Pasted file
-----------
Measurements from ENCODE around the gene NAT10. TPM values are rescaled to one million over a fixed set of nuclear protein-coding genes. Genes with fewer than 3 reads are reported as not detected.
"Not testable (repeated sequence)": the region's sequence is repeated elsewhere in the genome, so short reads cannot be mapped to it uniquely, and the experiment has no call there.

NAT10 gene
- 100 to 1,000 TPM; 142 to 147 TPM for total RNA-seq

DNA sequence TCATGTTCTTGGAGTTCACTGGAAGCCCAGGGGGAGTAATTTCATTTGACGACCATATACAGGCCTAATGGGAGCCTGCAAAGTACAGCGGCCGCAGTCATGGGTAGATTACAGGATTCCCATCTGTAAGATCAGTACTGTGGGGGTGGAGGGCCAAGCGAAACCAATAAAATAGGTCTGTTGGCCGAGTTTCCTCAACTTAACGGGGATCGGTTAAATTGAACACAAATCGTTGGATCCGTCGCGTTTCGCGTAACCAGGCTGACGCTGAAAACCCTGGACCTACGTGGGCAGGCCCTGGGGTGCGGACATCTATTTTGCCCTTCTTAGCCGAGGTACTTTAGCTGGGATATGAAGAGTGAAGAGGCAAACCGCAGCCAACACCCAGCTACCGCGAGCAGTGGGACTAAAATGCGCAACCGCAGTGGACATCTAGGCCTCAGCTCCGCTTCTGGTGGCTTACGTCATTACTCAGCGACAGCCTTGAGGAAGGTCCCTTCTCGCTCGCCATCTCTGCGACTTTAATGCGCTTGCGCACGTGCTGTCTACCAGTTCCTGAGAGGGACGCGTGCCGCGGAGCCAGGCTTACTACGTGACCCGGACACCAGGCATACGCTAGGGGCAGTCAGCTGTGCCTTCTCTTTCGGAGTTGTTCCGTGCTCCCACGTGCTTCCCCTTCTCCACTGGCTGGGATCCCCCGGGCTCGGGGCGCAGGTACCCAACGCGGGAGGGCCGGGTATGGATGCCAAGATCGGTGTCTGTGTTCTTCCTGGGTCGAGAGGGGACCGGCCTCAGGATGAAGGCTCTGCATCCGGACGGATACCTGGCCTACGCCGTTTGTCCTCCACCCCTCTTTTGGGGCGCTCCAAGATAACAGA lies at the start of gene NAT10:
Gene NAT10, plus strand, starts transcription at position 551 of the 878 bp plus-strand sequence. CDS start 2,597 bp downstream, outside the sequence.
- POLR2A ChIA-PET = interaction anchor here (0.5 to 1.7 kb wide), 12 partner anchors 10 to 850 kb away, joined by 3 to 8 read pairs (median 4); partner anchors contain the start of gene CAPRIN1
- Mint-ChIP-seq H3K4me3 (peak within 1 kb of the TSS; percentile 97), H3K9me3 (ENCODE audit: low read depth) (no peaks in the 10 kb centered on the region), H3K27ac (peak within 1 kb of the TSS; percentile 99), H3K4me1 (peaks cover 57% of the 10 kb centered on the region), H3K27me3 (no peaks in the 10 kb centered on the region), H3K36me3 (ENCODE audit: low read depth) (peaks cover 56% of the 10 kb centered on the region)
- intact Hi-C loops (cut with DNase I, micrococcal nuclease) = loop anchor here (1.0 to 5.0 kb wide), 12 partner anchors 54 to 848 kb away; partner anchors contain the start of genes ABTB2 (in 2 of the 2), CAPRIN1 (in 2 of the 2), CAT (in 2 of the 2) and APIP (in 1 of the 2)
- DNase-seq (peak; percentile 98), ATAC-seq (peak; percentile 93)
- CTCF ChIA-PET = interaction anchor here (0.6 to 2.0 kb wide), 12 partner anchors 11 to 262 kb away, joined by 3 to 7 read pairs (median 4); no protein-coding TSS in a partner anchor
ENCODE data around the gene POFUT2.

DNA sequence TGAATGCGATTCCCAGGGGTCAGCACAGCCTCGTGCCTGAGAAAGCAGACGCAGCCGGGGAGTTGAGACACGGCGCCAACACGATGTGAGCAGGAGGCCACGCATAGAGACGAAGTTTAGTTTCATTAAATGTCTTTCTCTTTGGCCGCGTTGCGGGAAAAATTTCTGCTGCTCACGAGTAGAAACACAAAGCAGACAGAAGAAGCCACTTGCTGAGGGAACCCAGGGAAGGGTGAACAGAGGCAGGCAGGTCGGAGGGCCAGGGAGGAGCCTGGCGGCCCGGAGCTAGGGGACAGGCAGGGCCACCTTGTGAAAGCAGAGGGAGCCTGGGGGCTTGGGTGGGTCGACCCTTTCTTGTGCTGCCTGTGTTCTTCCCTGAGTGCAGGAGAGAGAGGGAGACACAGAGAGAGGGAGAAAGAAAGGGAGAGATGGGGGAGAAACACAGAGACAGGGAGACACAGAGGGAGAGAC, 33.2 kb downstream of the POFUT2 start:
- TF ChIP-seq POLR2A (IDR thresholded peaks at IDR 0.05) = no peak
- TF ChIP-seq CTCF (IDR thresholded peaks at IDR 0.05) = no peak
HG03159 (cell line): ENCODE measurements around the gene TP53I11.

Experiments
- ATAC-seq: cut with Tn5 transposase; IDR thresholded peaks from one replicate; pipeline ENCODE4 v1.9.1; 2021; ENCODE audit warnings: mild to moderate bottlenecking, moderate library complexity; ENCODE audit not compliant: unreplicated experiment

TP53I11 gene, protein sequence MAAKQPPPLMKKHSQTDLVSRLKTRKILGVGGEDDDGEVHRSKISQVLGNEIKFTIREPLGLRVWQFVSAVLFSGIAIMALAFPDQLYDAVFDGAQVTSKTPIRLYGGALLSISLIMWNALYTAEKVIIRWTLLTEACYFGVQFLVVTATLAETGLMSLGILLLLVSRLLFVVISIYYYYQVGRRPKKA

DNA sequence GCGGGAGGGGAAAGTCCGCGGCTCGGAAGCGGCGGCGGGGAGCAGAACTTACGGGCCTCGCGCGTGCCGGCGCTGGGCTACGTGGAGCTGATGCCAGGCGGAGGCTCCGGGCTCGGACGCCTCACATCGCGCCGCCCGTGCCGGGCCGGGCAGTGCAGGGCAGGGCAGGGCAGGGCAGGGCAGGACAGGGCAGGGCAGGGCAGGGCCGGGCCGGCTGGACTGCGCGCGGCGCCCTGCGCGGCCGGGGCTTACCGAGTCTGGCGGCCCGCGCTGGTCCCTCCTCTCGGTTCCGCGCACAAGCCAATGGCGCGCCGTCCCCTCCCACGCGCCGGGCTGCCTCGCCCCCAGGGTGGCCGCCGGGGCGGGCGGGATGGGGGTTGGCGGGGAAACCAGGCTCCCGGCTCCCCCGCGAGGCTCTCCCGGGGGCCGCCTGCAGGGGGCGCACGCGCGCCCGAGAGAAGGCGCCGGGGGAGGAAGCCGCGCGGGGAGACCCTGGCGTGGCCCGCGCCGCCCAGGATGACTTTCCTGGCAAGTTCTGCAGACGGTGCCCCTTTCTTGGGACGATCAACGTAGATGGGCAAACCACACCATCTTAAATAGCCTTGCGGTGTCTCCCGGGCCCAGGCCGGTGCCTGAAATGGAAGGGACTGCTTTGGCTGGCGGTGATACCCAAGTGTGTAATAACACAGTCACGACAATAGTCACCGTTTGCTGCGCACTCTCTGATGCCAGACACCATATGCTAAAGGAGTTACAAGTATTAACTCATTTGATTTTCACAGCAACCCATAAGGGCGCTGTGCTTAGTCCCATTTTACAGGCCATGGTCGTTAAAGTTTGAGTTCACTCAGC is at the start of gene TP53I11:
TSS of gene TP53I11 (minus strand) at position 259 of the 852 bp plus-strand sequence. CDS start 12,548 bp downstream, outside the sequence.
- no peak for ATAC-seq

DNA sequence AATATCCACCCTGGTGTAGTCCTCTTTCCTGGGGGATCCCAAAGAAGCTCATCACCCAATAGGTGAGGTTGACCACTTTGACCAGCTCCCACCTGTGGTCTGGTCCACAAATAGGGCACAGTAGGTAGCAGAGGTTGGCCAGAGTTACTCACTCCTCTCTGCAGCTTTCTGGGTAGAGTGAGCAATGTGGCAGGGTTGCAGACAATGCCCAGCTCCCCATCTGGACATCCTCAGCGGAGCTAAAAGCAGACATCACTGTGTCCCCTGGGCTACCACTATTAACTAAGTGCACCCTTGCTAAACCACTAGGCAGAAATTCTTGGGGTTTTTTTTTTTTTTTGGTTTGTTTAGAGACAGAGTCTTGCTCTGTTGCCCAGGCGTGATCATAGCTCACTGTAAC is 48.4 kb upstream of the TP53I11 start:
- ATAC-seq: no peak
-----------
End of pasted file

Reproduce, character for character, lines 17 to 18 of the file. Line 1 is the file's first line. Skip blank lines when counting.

Experiments
- ATAC-seq: cut with Tn5 transposase; IDR thresholded peaks from one replicate; pipeline ENCODE4 v1.9.1; 2021; ENCODE audit warnings: mild to moderate bottlenecking, moderate library complexity; ENCODE audit not compliant: unreplicated experiment